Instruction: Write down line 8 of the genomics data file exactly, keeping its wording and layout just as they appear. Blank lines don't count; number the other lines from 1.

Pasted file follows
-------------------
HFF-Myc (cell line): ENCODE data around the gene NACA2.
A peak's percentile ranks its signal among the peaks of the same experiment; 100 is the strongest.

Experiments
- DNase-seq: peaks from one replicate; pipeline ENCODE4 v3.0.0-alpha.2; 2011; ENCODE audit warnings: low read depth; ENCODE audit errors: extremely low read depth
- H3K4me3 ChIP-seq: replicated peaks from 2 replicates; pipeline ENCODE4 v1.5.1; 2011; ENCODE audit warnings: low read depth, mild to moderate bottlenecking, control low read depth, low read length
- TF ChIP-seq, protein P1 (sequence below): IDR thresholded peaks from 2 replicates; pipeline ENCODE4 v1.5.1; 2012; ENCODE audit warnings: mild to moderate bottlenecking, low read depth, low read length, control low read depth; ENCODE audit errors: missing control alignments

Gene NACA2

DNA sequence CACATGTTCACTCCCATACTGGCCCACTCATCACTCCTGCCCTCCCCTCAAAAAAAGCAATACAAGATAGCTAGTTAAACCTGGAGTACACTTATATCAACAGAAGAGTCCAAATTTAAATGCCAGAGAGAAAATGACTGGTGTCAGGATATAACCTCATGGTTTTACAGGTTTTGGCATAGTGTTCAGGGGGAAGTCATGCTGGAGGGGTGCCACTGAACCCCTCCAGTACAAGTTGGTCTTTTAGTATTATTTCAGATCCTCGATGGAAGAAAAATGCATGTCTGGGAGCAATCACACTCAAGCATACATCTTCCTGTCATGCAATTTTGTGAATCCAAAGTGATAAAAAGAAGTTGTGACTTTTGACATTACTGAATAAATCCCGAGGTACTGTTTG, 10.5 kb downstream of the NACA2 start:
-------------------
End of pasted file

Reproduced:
DNA sequence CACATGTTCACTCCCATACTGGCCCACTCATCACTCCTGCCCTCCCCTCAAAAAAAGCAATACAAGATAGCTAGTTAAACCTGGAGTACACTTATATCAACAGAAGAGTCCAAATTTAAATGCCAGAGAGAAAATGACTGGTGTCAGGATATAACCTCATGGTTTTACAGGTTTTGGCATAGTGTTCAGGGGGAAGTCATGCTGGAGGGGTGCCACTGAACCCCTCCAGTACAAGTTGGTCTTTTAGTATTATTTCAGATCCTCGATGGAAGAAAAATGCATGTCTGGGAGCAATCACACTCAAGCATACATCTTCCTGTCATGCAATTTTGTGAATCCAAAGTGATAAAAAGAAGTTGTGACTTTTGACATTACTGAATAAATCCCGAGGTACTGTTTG, 10.5 kb downstream of the NACA2 start: